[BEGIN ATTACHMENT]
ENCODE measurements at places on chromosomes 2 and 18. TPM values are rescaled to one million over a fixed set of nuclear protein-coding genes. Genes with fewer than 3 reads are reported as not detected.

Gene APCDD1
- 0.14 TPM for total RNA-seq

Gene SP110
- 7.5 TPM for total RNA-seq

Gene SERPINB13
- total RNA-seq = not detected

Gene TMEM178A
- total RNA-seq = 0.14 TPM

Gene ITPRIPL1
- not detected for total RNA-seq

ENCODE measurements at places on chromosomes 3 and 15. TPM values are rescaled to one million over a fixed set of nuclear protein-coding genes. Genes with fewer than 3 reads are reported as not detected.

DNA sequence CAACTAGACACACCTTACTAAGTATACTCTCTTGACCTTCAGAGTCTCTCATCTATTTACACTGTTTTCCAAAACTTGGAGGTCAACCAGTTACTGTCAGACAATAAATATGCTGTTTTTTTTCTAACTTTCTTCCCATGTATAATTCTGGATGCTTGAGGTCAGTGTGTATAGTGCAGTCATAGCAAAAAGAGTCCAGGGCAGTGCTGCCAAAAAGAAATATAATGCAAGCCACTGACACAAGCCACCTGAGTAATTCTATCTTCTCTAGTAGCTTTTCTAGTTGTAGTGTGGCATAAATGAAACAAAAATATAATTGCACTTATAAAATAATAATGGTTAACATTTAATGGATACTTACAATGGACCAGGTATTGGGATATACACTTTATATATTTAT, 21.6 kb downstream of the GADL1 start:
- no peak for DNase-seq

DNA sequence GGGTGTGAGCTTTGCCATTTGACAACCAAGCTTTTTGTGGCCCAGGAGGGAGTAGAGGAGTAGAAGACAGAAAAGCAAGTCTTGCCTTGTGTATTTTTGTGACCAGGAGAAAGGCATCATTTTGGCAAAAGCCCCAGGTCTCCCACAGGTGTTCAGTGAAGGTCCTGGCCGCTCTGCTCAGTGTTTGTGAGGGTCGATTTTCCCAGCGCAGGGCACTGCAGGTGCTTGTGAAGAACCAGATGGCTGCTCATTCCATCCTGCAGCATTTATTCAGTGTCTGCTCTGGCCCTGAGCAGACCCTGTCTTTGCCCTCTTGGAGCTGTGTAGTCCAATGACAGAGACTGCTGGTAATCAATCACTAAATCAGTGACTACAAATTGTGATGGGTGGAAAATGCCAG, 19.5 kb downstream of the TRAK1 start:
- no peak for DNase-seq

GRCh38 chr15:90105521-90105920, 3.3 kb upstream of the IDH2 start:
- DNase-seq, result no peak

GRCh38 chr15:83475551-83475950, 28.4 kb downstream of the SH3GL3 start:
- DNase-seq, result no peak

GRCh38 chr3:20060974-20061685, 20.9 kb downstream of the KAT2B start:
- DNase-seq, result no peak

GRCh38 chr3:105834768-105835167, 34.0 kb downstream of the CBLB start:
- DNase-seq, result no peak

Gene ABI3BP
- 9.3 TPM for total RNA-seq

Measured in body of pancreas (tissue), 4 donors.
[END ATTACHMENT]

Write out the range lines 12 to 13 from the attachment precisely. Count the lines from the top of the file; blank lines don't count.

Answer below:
ENCODE measurements at places on chromosomes 3 and 15. TPM values are rescaled to one million over a fixed set of nuclear protein-coding genes. Genes with fewer than 3 reads are reported as not detected.

DNA sequence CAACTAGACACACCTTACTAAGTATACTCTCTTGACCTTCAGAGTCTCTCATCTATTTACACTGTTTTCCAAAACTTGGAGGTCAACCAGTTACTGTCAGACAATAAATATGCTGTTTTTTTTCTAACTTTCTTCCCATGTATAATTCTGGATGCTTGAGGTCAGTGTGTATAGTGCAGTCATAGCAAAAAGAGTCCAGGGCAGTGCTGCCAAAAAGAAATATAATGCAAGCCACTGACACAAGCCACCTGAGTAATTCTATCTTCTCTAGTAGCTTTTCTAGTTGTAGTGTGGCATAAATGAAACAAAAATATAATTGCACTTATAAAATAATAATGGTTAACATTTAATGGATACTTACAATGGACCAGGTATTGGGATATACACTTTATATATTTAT, 21.6 kb downstream of the GADL1 start: